Financial Literacy for Youth with Disabilities: Issues, Practices, Recommendations


Gerald Lowry (Editor)

Series: Disability and the Disabled – Issues, Laws and Programs
BISAC: SOC029000

Table of Contents

Youth with disabilities face several challenges as they transition out of high school. In addition to the social and emotional challenges associated with moving out of the guidance and supervision of supportive staff, teachers and friends in schools, and leaving home to enter the workforce, youth must be prepared and be able to navigate an increasingly complex world to obtain and maintain employment over the long‐term. Among the most pressing issues for youth with disabilities are the development of knowledge and skills with regards to financial independence, money management and an understanding of asset development strategies.

All too often, youth with disabilities live in poverty and face barriers to stable employment opportunities. In addition, government programs with confusing and conflicting eligibility criteria make accessing needed support services extremely difficult which often leads to unsuccessful transitions from school to post‐secondary education, employment and independent living. Young people with disabilities may want to learn how to save money and build assets, but getting a job and saving a portion of their income may cause them to lose their disability benefits and other important support services, like health care. In order to address these concerns, comprehensive financial literacy programs customized to meet the needs of youth with all types of disabilities is paramount and in a diverse society such as ours, educators and policymakers should reexamine various cultures’ value systems and recognize the importance of guiding youth/disabilities towards moral decisions on humanistic, rather than purely economic bases. This book explores efficacy and overall adequacy of financial literacy programs for youth with disabilities, and highlights promising practices that have been shown to improve participants’ knowledge of money management and asset development strategies. Additionally, it explores the extent to which the “generic” financial literacy curricula and/or educational programs that target nondisabled youth address the needs of youth with disabilities by highlighting gaps in instructional domains and practices in existing programs. Finally, the implications for future research and policies related to financial literacy and employment for youth with disabilities are discussed.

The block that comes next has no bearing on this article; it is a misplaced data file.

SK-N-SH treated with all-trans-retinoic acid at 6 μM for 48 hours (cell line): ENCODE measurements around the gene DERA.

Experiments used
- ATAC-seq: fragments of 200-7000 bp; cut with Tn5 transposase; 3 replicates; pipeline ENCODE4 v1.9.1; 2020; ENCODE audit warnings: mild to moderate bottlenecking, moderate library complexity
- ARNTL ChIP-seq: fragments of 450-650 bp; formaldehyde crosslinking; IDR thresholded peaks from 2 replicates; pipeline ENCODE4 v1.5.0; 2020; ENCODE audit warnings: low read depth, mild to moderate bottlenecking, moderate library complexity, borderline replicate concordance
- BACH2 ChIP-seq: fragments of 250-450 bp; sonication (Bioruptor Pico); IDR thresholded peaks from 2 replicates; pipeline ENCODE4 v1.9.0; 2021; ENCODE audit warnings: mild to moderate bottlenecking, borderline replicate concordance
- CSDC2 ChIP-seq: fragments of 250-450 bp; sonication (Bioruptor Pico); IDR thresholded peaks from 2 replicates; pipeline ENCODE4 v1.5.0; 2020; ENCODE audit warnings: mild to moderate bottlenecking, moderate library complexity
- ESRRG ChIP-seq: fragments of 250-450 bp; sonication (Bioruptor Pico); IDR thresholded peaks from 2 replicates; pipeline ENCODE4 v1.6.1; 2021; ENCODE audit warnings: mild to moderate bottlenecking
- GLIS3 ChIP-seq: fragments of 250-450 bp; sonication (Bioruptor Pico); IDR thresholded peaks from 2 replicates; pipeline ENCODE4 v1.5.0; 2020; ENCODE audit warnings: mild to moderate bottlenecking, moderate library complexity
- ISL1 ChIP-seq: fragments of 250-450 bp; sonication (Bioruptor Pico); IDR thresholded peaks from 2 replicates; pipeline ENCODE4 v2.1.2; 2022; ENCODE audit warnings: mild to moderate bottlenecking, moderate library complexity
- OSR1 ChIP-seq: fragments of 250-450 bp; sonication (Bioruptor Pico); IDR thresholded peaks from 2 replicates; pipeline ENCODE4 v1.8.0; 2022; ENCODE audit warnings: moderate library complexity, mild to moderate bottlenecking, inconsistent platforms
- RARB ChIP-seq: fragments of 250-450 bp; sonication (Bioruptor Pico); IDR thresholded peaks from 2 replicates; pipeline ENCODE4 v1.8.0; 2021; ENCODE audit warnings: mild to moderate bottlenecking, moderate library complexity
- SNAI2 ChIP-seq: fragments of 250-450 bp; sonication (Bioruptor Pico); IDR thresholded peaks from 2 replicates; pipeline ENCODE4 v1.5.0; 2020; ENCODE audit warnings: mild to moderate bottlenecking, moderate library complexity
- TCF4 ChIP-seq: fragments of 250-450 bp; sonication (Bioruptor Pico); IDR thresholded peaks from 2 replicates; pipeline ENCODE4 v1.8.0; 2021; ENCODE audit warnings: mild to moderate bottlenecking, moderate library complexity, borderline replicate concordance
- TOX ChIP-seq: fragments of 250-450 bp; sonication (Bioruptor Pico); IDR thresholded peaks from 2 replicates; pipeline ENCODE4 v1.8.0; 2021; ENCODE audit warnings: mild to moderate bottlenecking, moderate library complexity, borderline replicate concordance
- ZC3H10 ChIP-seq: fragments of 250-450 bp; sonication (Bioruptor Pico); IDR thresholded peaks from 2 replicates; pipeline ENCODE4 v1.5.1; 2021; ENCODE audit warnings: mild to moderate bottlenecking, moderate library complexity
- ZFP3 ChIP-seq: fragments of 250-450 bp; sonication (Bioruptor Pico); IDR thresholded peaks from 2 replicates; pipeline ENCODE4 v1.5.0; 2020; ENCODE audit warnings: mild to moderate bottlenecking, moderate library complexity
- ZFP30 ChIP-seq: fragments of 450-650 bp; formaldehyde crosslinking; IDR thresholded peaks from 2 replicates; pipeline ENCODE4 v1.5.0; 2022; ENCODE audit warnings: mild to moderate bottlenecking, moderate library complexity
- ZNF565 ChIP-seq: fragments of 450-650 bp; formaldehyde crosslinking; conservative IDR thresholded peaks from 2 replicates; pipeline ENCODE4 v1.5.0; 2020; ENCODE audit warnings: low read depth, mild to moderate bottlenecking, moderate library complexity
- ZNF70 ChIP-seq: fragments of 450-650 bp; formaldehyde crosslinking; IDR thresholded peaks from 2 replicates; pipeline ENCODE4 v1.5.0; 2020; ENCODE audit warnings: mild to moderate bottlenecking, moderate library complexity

(Imprint: Nova)

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